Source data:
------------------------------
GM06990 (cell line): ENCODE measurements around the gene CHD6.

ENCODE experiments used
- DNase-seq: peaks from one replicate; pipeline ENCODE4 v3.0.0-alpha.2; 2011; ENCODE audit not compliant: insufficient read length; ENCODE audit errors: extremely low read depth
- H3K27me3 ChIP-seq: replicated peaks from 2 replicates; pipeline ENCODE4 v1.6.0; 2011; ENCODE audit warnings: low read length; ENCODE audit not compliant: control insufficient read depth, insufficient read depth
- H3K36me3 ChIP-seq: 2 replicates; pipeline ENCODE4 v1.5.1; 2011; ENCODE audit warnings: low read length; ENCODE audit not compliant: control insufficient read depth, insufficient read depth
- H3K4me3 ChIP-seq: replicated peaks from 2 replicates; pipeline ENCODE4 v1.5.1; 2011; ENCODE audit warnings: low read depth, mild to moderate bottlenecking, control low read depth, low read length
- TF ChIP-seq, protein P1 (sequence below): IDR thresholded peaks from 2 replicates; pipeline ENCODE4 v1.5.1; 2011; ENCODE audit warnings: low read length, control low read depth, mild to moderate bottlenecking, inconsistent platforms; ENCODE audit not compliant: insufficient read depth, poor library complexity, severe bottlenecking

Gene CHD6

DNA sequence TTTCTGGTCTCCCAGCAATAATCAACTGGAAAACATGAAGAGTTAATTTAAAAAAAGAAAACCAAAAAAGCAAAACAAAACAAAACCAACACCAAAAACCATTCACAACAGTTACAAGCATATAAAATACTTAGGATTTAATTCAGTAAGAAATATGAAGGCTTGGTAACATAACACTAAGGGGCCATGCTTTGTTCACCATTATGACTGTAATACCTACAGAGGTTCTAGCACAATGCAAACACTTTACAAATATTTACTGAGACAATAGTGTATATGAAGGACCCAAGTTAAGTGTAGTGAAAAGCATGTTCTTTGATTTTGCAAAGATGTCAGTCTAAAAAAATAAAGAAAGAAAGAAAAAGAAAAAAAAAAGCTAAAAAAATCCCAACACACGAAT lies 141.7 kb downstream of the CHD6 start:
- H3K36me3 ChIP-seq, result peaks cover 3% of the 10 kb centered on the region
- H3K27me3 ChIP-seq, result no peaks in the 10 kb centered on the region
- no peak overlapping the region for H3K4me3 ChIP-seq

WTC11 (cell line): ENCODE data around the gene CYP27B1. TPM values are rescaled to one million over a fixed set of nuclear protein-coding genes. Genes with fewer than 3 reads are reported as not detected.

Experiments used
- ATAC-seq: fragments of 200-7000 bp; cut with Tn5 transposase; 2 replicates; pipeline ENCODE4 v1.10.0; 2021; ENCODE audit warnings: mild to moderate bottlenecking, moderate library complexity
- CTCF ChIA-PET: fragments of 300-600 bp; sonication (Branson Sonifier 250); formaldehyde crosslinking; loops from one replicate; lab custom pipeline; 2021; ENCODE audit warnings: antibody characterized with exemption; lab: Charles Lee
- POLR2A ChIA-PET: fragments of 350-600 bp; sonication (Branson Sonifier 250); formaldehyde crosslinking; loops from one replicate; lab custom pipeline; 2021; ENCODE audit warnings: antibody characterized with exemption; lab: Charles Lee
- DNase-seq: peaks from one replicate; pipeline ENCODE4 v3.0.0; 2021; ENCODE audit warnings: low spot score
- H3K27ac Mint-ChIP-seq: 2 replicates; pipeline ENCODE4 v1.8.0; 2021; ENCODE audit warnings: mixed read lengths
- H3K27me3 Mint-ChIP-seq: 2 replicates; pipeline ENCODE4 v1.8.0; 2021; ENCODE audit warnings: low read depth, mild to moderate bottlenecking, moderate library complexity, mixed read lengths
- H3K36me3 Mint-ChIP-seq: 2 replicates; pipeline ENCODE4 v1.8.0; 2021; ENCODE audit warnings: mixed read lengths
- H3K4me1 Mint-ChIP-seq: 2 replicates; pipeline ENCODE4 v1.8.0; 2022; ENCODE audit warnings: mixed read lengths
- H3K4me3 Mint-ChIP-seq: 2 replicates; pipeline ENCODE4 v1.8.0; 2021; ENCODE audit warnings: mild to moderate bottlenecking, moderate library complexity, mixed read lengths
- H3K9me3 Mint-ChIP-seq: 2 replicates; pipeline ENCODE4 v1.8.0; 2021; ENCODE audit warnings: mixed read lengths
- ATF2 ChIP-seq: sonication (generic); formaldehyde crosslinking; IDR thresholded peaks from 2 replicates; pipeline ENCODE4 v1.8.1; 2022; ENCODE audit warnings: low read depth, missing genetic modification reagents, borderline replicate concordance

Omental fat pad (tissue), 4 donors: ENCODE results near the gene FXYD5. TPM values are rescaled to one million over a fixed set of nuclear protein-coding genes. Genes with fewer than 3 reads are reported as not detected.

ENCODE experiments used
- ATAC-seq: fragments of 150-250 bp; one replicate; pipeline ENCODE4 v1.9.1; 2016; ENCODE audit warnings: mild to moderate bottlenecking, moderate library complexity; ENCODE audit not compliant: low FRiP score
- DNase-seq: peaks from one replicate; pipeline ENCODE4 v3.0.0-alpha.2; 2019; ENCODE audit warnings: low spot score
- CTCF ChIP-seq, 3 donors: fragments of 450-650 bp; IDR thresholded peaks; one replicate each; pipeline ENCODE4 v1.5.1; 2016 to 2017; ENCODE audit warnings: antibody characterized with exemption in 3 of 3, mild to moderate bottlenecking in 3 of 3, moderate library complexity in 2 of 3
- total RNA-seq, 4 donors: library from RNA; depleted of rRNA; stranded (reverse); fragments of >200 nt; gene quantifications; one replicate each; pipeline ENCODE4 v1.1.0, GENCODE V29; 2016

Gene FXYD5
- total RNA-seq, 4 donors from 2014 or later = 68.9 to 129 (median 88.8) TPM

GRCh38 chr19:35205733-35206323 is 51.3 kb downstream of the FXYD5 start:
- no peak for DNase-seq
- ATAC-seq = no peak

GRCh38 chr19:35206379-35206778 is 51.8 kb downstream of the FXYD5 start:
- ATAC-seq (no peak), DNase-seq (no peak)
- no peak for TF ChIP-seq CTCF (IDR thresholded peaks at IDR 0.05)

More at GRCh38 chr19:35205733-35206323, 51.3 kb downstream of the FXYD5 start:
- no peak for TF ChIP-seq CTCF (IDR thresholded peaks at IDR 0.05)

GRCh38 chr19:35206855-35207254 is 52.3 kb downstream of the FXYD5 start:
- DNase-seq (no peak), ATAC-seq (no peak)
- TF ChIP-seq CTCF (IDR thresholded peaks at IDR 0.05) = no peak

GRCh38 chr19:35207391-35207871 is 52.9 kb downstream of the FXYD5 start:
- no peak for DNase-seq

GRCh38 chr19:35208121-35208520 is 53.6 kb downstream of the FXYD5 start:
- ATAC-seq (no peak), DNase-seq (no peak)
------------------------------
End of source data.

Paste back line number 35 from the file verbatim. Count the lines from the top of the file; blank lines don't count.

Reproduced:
- no peak for DNase-seq